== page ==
Abstract art has always been polarizing. For some, its lack of direct representational qualities is a deficit, while others see brilliance in its ambiguity. Add in factors like intention and technique, and both of those stances seem limited. Abstraction in the Singular, at Phoenix’s Bentley Gallery, curated by Dr. Grant Vetter, makes an outstanding case against maintaining a limited purview of abstract works.
Vetter’s show is so thoughtful it hurts. It’s as if it was geared only toward tearing down staid, dismissive perceptions about abstract art. That could easily be part of Vetter’s intention, but despite any initial mission, the outcome is spectacular. More than 40 sizable paintings, predominately oils, by more than 25 artists (local and national) are threaded by their collective abstract nature, but each work is a force unto itself, using the others to form an impenetrable union yet strong enough to stand alone. If you ever wanted to have a conversation about abstract art, here’s a great opportunity. Whatever you end up thinking and feeling, there’s a lot to discuss.
Bentley’s owner and namesake, Bentley Calverley, shares that take, so much so that she offered Vetter a rare curatorial opportunity at her long-established gallery. “Dr. Vetter was the perfect choice as our first guest curator,” she said. “He has a different viewpoint than I, so collaborating on this exhibition seemed like a wonderful opportunity that would enhance all involved. The presentation of such diverse schools of abstraction is a reminder that art is ever evolving, and the different styles force us to reassess our definition of abstract art.”
Kent Familton’s Double Dip uses just a few colors and shapes to exemplify the twinship in curves and corners, and the subtle fluidity that can exist amid the two. John Mills’ Formal Foibles is a solid, intriguing piece that reads like the aftereffects of an ebullient brain explosion. A few bold paint colors and some graphite work are contained partially, and undramatically, by fine lines that create a flower-like result. The adage that we look for order in chaos comes to mind with this piece. There are points in the painting that offer potential codification, but overall the chaotic nature and the way it’s presented provide the real magic.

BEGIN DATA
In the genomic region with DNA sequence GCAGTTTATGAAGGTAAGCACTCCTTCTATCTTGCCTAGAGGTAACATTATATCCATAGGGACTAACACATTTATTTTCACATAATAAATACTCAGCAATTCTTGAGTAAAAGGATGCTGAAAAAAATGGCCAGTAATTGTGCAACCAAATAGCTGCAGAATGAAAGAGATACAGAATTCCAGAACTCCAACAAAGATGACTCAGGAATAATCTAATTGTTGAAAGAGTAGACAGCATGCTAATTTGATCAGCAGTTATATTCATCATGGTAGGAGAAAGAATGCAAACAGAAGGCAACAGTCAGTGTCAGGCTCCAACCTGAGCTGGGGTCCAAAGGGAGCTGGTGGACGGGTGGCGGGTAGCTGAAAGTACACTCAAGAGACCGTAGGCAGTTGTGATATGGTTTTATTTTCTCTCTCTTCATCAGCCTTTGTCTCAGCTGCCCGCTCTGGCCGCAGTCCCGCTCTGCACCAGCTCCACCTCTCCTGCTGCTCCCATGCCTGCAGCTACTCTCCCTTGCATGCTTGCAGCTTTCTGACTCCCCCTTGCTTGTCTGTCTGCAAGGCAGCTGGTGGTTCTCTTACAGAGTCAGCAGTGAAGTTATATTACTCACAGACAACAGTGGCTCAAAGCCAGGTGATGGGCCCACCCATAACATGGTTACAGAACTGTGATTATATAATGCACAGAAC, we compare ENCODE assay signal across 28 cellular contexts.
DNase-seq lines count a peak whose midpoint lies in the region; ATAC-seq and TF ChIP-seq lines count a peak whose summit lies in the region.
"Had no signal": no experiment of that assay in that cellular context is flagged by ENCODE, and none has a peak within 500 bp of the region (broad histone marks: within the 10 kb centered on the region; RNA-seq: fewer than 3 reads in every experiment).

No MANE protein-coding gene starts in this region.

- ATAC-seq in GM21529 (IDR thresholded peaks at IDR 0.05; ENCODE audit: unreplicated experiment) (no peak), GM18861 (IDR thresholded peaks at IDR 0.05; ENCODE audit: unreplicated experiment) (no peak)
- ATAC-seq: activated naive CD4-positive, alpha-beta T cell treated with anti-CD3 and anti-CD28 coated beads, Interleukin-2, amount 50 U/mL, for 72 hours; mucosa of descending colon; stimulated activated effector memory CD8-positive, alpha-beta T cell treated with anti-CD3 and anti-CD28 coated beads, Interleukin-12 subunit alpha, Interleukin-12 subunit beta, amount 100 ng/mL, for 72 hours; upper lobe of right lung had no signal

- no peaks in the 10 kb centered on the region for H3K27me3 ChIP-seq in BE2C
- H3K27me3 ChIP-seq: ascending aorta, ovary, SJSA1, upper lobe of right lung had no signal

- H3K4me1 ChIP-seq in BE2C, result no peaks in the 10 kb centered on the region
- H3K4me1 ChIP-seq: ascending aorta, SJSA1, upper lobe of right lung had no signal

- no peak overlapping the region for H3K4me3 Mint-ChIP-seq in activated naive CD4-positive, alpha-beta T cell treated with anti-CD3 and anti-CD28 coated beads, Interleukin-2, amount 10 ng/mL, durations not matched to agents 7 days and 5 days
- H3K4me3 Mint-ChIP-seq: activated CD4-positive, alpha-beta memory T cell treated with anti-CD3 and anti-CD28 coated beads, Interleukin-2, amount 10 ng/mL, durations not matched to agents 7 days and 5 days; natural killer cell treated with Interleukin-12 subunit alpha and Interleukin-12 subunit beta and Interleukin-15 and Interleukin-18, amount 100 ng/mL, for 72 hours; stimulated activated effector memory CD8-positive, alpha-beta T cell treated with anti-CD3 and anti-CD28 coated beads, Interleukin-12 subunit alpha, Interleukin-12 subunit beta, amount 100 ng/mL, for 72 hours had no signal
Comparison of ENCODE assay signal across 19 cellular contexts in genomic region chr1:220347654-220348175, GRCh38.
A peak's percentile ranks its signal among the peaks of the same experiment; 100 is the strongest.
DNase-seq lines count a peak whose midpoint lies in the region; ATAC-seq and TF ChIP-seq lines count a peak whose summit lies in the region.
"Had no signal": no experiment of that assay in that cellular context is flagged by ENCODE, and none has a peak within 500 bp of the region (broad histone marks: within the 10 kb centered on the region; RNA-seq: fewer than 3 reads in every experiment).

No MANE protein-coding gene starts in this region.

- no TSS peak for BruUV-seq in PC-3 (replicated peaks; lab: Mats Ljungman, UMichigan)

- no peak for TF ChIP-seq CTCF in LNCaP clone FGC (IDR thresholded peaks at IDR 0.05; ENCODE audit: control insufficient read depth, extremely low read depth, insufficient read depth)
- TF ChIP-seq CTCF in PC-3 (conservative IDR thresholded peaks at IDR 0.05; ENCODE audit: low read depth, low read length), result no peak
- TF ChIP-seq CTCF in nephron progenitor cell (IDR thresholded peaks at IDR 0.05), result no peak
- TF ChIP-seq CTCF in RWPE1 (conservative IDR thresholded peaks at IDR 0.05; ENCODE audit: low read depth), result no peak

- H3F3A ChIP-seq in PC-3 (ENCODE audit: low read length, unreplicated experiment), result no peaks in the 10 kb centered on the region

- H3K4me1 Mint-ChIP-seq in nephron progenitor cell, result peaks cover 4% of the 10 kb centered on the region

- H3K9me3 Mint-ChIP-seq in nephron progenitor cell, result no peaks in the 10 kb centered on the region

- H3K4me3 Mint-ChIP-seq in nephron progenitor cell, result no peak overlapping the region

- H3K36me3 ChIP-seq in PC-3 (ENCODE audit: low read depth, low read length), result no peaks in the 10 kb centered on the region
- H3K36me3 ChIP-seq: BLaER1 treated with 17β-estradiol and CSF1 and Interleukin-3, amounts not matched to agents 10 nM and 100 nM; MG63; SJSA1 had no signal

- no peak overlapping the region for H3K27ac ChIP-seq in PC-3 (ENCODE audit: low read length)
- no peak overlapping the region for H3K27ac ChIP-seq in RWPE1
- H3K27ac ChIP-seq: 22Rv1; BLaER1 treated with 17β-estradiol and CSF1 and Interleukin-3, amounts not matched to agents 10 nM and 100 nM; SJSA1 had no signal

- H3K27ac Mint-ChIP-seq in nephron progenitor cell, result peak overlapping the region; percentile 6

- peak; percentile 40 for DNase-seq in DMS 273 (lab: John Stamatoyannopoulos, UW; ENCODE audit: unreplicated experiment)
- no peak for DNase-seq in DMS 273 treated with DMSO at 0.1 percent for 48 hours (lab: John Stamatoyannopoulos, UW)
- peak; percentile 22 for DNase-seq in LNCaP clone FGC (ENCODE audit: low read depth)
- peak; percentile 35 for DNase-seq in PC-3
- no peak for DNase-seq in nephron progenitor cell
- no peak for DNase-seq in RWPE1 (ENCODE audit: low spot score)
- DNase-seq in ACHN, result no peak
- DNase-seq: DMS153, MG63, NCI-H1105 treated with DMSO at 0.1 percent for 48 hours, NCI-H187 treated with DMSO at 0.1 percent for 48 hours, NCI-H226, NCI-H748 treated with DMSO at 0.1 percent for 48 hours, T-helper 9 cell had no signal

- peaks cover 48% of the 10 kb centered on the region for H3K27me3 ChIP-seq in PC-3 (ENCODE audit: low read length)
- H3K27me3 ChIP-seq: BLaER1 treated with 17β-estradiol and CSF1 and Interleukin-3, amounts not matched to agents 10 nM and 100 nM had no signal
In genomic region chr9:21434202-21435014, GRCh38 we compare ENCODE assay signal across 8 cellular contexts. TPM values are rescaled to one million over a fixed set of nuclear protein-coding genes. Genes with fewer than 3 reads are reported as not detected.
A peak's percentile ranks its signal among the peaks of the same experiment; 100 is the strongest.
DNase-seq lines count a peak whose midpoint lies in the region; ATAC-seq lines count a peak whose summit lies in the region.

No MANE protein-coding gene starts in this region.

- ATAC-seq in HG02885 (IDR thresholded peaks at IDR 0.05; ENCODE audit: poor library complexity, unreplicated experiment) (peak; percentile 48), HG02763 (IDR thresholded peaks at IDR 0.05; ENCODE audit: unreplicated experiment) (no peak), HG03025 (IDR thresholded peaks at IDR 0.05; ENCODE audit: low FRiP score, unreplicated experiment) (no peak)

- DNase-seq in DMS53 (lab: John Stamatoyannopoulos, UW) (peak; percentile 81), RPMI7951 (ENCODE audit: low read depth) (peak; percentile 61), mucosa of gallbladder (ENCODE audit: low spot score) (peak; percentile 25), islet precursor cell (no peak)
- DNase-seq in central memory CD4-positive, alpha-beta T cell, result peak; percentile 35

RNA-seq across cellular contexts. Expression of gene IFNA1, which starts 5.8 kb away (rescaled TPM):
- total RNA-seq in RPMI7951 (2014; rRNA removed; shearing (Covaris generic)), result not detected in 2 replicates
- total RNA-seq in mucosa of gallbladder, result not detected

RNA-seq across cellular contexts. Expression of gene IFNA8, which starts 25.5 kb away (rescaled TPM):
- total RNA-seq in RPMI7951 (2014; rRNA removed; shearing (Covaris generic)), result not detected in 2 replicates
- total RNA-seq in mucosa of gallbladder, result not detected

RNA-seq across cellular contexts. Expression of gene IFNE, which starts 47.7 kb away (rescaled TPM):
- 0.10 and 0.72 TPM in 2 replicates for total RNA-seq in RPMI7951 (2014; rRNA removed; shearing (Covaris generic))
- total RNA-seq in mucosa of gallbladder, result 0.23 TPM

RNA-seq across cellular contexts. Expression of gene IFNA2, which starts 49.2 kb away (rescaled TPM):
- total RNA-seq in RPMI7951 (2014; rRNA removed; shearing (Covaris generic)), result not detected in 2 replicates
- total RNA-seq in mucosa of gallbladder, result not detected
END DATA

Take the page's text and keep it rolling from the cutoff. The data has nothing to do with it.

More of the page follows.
The angular constitution of California artist Joe Lloyd’s Spur is given depth through both shaded and brightened areas. Rather than just enhancing the electric colors that are prevalent, these touches bring all the angles to the forefront. A deconstruction of shapes, the work allows a mesmerizing look at the coexistence of these planes. It’s like getting a sneak peek at how every line competes for space.
Calverley also appreciates the mix of area-based and out-of-town artists. “The artists Dr. Vetter curated into the exhibition may not be well known in Arizona, although they have been on the L.A. art scene for many years. Some local artists are also included whose work some people may recognize, but to others, it is an initial introduction.”
Talking about bright colors in this exhibition is impossible without bringing locally based painter Bill Dambrova’s BiOde into the mix. Not just popping with a captivating light, his palette is so rich that it goes past a visual appeal to speak to the other senses. His take on the internal human anatomy brings so much beauty to something that is generally spoken about in more technical terms. That one and his Coughing Up a Tongue are majestic, motion-filled rides for the eyes, taking them on a weird and wonderful biological tour.
Maysha Mohamedi’s Christmas Beetle Pleasure Dome is a perfect example of when less truly is more. Using just a few colors and a significantly minimal amount of paint compared to her large canvas surface, Mohamedi shows off an innate ability to take up space in the most non-invasive way. A few motion-filled strokes and shapes give the piece a melancholic sensibility.
Maintaining cohesion in large group shows can certainly create a challenge for the curator. Calverley herself called it a “formidable task,” and goes on to say that “in this case I am delighted with the result.” Vetter’s attentive approach is undeniable and a part of what gives this exhibition the sincerity it exudes.
Abstraction in the Singular
Through April 15
Christopher Kuhn, Acapulco Gold, 2016, oil and acrylic on linen, 55h x 67.25w
Bill Dambrova, BiOde, 2016, oil and acrylic on canvas, 96h x 84w
Travis Rice, Dismantled, 2016, acrylic, vinyl, pumice on canvas, 88h x 66w
Mark Polio, CB.5, 2015, oil and charcoal on linen, 44h x 88w x 14d